Gold led a modest increase in precious metals futures prices Monday as investors interpreted a weaker dollar and higher crude oil prices as a sign inflation might be rearing its head in the U.S. economic future.
In other markets, soybean futures prices lost some of Friday's gains when follow-through buying by the Soviet Union failed to materialize, and cattle futures prices were supported by strong spot market levels even though packers were expected to slaughter fewer animals because of the holiday-shortened week.
Gold on the New York Commodity Exchange settled $5.70 to $6.70 an ounce higher, with the November contract at $475.40 an ounce, and silver was 28 cents to 30.8 cents higher, with November at 694.2 an ounce.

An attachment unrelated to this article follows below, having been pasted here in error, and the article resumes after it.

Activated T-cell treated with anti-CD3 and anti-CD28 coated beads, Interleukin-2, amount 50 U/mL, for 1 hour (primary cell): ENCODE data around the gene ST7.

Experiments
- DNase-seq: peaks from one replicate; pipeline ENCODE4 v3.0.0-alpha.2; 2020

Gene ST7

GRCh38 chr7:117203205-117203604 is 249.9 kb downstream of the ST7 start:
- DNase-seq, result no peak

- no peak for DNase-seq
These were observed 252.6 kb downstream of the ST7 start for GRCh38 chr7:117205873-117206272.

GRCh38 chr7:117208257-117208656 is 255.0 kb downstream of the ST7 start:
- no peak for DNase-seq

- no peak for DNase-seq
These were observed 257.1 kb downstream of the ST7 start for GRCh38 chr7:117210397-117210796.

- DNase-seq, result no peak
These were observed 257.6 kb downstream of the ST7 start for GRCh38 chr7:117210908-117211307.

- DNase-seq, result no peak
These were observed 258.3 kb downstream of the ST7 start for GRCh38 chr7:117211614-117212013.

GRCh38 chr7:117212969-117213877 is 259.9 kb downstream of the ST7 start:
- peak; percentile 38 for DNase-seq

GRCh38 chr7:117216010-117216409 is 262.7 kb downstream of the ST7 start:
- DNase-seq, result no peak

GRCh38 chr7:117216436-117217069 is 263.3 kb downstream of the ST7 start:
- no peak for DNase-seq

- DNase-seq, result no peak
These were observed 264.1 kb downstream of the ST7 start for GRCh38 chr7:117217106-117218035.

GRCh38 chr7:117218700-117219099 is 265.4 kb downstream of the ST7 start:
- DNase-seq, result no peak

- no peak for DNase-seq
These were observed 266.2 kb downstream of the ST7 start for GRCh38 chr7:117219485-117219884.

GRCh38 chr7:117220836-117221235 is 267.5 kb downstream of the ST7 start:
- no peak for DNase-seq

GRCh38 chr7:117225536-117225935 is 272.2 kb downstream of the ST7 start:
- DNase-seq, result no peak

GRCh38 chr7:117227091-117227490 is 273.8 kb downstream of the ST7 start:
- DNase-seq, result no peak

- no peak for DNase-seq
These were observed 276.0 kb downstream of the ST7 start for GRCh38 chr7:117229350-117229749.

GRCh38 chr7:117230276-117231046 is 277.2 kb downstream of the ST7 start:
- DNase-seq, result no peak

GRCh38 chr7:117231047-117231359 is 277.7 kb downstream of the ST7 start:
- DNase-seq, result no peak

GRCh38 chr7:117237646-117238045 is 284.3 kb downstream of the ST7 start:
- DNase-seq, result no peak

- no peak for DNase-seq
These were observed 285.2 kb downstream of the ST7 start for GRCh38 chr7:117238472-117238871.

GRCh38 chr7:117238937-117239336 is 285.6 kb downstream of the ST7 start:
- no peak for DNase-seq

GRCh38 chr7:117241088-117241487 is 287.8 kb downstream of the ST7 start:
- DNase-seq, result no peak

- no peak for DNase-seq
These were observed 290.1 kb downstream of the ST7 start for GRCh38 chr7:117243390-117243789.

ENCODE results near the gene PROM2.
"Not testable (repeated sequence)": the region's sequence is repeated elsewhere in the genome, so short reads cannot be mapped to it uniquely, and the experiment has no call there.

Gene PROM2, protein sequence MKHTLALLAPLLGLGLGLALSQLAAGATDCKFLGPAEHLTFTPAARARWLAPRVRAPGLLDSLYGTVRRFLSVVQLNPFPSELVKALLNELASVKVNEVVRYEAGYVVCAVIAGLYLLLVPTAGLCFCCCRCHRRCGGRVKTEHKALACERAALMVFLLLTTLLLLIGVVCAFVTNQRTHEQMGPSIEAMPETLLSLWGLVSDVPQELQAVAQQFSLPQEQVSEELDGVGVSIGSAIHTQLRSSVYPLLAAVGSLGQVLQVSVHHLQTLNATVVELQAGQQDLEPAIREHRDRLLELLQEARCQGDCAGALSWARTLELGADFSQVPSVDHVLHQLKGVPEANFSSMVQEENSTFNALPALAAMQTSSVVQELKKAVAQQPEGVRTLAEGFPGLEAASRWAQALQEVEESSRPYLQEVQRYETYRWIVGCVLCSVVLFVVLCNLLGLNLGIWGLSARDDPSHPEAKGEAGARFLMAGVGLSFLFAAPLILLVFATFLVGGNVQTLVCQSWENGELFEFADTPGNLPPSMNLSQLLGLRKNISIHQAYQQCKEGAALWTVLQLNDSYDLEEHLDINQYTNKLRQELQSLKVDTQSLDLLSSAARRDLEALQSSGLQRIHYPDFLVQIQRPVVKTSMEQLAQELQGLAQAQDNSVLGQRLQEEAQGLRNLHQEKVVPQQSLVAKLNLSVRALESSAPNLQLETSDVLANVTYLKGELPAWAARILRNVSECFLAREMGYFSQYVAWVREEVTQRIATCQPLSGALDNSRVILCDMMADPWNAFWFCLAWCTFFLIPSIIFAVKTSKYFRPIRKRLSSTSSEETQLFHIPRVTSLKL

Grain futures prices were mostly higher, while soybeans futures were mostly lower on the Chicago Board of Trade.
Soybean prices began the day under pressure and opened below Friday's closing prices as analysts blamed the lack of an announcement on follow-through buying by the Soviet Union.
Last Thursday, the Soviets tendered to purchase about 700,000 tons of U.S. soy meal, and rumors of a big buy supported Friday's strong showings. Because that failed to materialize, the beans spent much of Monday struggling to reach positive price territory.
But the Soviets also bought grain last week and ideas they would be making more purchases this week guaranteed wheat futures a solid run-up.